Tuesday, May 26, 2015

Apocalypse POW!



Steven Spielberg once said he thought the best directed action sequences of all time were by James Cameron for “T2”. I agree—up until now that is—because a new standard has just been set.

George Miller’s “Mad Max: Fury Road” should come with a warning label. This is a movie that grabs you by the balls, squeezes you, and takes you on a thrill ride of unrelenting intensity candy-coated in wicked euphoric glee. And this is not the shoot everything in extreme close-up, shake the camera, and cut every 0.007 seconds incoherent bullshit that passes for action directing these days. This is instead an old-school work of art filled with master shots, wide-angle steady cams, and breathtakingly executed tracking shots peppered with push-ins and pull-outs zooms amid an orchestra of grinding metal and dust.

Charlize Theron is absolutely fantastic as Imperator Furiosa, the heart and soul of this movie.  Tom Hardy is the perfect Max, exuding every bit as much charisma and cool as Mel Gibson did playing the reclusive, emotionally scarred anti-hero back in the early 80s “Mad Max” trilogy. The middle part of that trilogy, “The Road Warrior” (1982) is the best of those films, a cult classic, and one of the best ten action films of all time. “Fury Road” surpasses “The Road Warrior” in every aspect by tenfold. Really! It is that good. What is astonishing is that amid the non-stop action, Miller and company manage to tell a tight, good story with strong character development and real emotional resonance.

Amid the kinetic movement, there is so much going on here visually, from the twisted “Beetlejuice” inspired villain, to the “Indiana Jones and the Temple of Doom” looking henchmen, to the “Dune” styled production design. There is even a hefty dose of “The Fast and Furious” here. But make no mistake, like the original trilogy, “Mad Max: Fury Road” burns with a searing originality of post-punk retro modernism.


Bottom line: “Mad Max: Fury Road” is a masterpiece of action cinema.



Monday, May 18, 2015

Four films, four stars, four must see movies

I began keeping a review journal of films (and to a certain extent television series episodes) in 1985. It is based on the four star rating system (I despise the currently in style five star system used by Amazon, Goodreads etc. I mean since when is three stars a bad review?). Anyway, since starting that journal the number of films rated four stars out of four averages out to 6.7 per year—not even enough to make a best ten list. And since 2005 the average has been only 5.1.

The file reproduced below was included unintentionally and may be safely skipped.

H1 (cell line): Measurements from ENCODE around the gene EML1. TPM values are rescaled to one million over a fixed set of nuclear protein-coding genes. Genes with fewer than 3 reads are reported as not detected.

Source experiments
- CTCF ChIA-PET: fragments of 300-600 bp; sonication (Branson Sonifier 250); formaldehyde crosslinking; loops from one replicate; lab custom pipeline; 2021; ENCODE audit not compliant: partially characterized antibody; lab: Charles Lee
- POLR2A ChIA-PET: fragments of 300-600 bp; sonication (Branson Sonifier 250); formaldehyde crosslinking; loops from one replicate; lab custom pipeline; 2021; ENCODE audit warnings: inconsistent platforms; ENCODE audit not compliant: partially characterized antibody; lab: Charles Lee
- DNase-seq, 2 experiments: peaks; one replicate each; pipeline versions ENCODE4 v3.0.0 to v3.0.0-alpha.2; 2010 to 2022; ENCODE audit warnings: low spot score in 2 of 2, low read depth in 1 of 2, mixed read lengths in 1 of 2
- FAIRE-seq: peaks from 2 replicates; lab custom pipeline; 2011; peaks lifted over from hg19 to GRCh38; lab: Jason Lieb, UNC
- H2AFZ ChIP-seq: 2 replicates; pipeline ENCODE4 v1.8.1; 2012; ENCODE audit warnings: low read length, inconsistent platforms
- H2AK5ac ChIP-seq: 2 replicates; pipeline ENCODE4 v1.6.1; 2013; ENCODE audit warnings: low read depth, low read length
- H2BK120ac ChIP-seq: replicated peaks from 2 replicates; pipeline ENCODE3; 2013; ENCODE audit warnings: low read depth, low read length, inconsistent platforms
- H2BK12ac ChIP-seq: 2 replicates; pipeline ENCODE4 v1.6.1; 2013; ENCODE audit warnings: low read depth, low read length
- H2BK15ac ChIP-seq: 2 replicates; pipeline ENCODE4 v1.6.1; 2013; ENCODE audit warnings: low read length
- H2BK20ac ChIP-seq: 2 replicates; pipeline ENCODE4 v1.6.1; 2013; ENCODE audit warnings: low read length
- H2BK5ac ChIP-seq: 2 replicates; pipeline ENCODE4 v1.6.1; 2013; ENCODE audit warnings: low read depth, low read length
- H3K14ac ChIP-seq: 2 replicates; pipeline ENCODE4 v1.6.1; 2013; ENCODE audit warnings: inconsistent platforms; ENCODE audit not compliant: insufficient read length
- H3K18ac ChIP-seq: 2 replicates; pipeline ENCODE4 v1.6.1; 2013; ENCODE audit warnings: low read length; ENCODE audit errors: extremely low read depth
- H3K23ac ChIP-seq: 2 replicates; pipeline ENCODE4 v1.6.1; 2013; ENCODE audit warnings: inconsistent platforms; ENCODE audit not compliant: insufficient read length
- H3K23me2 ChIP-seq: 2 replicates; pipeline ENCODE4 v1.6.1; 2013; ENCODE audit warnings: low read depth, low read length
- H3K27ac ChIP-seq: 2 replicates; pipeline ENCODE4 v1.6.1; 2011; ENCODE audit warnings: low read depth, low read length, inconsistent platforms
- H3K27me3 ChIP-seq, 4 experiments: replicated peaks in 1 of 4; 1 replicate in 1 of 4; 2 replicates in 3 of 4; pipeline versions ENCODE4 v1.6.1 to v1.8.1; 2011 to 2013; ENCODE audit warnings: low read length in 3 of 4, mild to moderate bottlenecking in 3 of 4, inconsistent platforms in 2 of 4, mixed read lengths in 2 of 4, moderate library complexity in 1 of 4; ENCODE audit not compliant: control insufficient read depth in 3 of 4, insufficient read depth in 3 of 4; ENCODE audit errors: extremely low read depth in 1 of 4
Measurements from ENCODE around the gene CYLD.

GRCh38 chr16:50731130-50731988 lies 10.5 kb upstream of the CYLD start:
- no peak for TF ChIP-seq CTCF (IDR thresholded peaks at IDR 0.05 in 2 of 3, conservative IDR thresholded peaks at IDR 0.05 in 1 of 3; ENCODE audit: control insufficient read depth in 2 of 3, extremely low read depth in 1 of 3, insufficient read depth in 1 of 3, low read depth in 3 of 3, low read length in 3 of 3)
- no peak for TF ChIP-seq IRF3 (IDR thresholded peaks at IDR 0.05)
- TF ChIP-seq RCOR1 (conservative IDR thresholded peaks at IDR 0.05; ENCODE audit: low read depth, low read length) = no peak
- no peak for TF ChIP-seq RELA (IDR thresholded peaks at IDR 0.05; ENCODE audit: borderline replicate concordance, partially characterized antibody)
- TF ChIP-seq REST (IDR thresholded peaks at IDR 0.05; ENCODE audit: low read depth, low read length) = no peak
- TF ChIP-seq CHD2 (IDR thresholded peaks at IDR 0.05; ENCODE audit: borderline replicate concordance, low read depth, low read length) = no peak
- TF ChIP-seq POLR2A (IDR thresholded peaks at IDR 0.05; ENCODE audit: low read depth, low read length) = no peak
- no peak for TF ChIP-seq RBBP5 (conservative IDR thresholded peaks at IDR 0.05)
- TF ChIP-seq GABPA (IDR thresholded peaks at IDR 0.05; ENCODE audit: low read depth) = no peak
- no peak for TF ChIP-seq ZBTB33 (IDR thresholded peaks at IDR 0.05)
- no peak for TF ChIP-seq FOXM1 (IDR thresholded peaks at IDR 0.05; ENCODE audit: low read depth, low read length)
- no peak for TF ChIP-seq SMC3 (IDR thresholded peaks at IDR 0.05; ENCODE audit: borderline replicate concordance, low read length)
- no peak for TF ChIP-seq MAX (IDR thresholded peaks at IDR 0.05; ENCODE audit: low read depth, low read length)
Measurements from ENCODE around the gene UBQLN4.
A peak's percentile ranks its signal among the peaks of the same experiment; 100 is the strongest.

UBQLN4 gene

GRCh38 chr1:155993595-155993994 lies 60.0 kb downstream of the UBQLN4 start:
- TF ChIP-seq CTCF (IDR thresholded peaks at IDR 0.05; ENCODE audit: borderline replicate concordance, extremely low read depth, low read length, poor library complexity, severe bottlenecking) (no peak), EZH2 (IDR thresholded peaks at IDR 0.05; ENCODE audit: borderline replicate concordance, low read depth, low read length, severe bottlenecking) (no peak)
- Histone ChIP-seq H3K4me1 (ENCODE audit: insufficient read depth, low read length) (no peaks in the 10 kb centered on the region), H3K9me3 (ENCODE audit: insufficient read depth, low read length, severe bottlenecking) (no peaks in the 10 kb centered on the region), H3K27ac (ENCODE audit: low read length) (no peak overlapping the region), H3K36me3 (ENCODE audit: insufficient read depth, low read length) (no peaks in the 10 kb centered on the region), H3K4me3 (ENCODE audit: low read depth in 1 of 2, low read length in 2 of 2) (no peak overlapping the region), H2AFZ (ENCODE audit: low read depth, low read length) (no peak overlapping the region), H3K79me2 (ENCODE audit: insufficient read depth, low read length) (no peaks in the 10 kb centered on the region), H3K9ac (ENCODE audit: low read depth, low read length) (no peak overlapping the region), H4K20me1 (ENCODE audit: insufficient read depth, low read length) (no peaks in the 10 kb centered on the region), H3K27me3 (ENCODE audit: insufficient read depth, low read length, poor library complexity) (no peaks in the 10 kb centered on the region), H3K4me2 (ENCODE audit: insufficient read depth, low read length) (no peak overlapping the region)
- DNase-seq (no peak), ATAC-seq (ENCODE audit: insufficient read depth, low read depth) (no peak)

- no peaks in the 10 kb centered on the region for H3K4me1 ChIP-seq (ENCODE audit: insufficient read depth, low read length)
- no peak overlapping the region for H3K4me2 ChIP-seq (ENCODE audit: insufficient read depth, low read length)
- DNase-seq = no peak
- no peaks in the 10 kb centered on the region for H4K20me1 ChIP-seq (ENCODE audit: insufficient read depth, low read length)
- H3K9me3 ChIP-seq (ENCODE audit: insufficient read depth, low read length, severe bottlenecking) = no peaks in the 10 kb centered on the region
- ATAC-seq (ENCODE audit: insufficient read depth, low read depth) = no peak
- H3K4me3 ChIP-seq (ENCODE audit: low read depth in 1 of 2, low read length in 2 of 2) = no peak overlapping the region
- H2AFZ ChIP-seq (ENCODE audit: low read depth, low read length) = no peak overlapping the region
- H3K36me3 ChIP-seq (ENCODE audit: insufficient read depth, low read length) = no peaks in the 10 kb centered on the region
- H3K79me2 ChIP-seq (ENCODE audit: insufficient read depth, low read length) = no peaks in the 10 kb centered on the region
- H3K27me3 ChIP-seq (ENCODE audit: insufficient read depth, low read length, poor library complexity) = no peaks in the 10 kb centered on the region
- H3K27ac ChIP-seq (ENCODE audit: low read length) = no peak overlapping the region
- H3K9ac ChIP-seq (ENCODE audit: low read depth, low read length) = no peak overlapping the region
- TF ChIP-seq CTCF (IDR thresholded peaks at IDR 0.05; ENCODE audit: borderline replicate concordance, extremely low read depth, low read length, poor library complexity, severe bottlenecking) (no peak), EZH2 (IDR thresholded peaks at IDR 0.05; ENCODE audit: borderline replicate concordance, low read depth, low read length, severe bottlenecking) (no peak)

So for me to get excited enough and be emotionally and artistically satisfied enough to dish out that highly coveted mark of excellence, can be a rare occurrence at times. But this year is turning out to be the exception (and hopefully the start of a new trend). Already I have seen four knockout films that earned four stars and had me leaving the theater feeling exhilarated and brimming with stirred up emotions.

What is most encouraging about these four movies is that each feels like the work of an auteur, a very distinct voice with a very specific philosophy and stylistic approach. And they represent a variety, both in terms of approach and budget. For so long the range of choices at the multiplex has been far too limited with only mega-blockbusters or Oscar bait to choose from.

At any rate, here are four masterworks that will be somewhere near the top of my best ten list come year end.





Ex Machina

Written and directed by Alex Garland
Starring:  Domhnall Gleeson, Alicia Vikander and Oscar Isaac

A 13 million dollar film that looks better than any 100 million dollar opus, this Kubrickian , stylized, brilliantly acted science fiction drama is utterly captivating in such a  carefully crafted mise-en-scène manner, you literally feel like you are inside this world right alongside the mesmerizing Ava (played by the astonishing Alicia Vikander!)

Artificial intelligence is the subject, and as a matter of fact, this film can be thought of and plays out like an unofficial prequel to “A.I. Artificial Intelligence” (2001), Steven Spielberg’s underrated masterpiece that was based on ideas and a story treatment by the very same Stanley Kubrick whose influence is omnipresent in this absolute gem of a motion picture.










The Age of Adaline

Directed by Lee Toland Krieger
Written by J. Mills Goodloe and Salvador Paskowitz

Starring: Blake Lively, Michiel Huisman, Kathy Baker, Amanda Crew, Harrison Ford, and Ellen Burstyn

I have been touting Blake Lively for years and even have championed her as the actress I would want playing ‘Caitlin Star’. I always knew she had the talent to compete with the top A-list Oscar contenders, and I have been proven right. Blake gives an absolutely extraordinary and emotionally affecting performance in the magical new film, ‘The Age of Adaline’, directed with superb understated elegance by Lee Toland Krieger, with a pitch perfect sentimental glow of powerful emotions. Translation, this movie is a true tear-jerker with “true” being the key phrase. An emotional masterpiece.